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I have a decent spec MacBook Pro:

The MBP has 64GB of RAM.

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This is the output of htop command after 6 days uptime:

As you can see, the Swp usage is quite high.

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Note: I do have Docker and JetBrains PyCharm running often.

Is the Swp usage impacting performance, and how do I fix this?

After restart, it's fine for a while, but then reaches a critical point where even Safari lags a lot.

Update

As requested, here are some pics of Activity Monitor:

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  • I'd do better if I could see pics of Activity Monitor, showing All Processes, the CPU & Memory tabs, sorted appropriately [I've no clue what htop shows, except that it appears to be only looking at User processes]
    – Tetsujin
    May 14, 2021 at 14:37
  • @Tetsujin I just added the requested pics - anything jumping out at you? (apologies for the delay - I had to wait until my system became laggy again)
    – iamyojimbo
    May 28, 2021 at 7:56
  • The new pictures would seem to confirm jksoegaard's answer - it's not swap that's the issue. Memory management is all in the green & CPU usage is low.
    – Tetsujin
    May 28, 2021 at 8:04
  • There is nothing in the Activity Monitor screenshots which indicates laggyness.
    – nohillside
    May 28, 2021 at 8:16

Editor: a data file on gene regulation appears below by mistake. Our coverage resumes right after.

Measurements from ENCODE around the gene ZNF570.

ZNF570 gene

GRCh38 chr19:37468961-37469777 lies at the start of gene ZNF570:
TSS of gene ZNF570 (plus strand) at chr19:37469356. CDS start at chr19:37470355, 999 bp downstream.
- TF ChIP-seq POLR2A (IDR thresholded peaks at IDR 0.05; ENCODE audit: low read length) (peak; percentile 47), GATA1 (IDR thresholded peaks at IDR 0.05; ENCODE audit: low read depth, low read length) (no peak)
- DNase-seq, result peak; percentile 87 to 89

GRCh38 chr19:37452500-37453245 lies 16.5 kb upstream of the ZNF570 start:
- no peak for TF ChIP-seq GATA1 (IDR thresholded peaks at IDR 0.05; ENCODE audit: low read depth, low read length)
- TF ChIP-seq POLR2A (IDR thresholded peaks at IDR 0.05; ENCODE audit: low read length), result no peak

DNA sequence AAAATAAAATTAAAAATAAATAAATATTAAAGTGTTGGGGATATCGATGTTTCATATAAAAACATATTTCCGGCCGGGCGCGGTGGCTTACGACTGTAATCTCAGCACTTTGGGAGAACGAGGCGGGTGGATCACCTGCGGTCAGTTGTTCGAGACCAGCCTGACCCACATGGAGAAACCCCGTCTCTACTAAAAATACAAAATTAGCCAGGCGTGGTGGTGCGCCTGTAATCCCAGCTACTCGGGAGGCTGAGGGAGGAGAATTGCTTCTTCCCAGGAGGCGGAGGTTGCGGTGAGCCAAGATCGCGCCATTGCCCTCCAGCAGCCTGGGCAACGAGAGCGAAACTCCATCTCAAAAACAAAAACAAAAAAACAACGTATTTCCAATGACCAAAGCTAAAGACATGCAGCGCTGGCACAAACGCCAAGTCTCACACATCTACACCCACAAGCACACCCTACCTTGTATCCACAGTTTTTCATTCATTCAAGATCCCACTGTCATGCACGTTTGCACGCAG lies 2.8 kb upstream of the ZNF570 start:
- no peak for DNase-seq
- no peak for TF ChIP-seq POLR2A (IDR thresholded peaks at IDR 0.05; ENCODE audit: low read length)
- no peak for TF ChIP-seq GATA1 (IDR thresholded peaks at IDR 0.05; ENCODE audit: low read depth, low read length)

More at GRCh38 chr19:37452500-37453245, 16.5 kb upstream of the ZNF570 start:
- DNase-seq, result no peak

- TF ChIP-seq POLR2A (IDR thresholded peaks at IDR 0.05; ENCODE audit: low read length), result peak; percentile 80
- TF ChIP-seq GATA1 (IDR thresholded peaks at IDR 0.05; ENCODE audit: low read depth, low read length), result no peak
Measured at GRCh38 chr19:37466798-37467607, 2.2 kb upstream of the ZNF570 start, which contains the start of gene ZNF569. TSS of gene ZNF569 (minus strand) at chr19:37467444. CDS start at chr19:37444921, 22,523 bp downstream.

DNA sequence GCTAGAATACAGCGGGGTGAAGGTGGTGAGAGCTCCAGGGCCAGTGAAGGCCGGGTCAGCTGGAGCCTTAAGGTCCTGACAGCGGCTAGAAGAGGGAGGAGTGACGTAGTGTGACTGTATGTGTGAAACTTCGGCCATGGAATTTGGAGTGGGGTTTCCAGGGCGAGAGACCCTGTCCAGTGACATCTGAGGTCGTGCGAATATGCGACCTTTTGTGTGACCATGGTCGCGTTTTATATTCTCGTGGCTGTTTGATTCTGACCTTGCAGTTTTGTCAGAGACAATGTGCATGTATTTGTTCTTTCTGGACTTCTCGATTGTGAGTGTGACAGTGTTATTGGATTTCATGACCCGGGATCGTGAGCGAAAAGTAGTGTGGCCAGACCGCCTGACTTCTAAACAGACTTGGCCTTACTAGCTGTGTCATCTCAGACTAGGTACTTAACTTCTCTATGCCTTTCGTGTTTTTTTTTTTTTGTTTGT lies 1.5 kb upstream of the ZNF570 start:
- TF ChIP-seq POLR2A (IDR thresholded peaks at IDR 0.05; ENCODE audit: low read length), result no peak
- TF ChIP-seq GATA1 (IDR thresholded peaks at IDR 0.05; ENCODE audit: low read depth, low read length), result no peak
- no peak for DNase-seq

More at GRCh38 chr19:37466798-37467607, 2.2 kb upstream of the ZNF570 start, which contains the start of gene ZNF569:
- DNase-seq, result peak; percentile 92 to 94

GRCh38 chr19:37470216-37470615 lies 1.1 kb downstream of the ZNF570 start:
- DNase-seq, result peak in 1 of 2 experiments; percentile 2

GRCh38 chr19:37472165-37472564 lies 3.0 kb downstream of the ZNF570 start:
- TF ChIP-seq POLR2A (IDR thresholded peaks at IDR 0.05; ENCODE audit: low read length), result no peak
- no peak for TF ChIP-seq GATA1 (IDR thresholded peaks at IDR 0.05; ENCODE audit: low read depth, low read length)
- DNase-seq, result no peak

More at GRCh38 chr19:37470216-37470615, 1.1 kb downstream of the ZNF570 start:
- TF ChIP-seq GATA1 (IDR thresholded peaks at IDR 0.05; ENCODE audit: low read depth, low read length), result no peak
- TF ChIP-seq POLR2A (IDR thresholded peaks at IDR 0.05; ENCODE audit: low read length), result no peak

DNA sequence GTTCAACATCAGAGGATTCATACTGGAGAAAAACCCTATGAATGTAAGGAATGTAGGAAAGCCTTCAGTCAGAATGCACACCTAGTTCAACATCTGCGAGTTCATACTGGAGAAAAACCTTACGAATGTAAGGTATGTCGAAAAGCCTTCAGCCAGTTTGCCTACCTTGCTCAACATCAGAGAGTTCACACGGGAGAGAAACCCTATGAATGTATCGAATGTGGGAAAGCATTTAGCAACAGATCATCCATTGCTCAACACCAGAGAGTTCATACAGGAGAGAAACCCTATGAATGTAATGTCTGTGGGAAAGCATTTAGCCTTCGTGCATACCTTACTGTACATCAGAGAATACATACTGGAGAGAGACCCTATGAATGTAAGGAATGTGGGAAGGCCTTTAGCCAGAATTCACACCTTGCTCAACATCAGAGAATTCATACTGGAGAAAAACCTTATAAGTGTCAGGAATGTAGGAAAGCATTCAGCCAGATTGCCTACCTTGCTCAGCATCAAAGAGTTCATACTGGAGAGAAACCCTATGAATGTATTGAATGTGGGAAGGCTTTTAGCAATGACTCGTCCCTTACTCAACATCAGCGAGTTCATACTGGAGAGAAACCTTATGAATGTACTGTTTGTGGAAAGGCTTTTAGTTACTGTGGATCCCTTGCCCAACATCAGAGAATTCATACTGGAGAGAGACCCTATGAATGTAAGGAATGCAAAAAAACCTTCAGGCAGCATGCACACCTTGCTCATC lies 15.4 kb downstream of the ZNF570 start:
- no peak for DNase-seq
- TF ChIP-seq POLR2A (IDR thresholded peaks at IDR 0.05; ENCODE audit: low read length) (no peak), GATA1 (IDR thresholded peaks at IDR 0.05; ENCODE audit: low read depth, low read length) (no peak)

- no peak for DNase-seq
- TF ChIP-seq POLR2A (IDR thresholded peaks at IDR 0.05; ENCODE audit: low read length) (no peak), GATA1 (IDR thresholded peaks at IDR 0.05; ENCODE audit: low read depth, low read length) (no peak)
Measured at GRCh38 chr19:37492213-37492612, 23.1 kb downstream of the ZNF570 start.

• well, unless you run everything within Docker...
    – nohillside
    May 28, 2021 at 8:18

1 Answer 1

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Swap usage in itself does not mean that performance is impacted.

You seem to be judging swap usage as "high" based on the fact that 8.19 out of 9 GB are used - however the swap size is automatically expanded as needed. So there's no real "9 GB limit" or anything like that - so you cannot use this as a measure for saying that swap usage is either low or high.

Your performance is impacted when things are actively being swapped in or out while you're waiting for the computer to do something. Data being swapped in/out while you're not using the computer won't hurt the performance you see, just as data being swapped out and staying there won't hurt the perceived performance.

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  • I see, makes sense - so what is the correct way to objectively monitor the causes of any system-wide performance impact?
    – iamyojimbo
    May 16, 2021 at 13:02
  • There’s no single, correct way of doing that. There are various tools that each can give valid information for determining some causes. So there’s a choice between multiple tools that give the same type of information - and they can all be good to use - as well as a choice of tools that gives different types of information, where you need to choose the relevant ones. If you have no idea what causes the slow-down, you’ll need to check with multiple tools before hitting the “jackpot”. In some cases slow-downs have multiple, unrelated causes.
    – jksoegaard
    May 16, 2021 at 13:07
  • @iamyojimbo The memory pressure graph would get orange or red if your memory management (swap) was becoming difficult for the computer to manage
    – Ezekiel
    Oct 25, 2021 at 16:17

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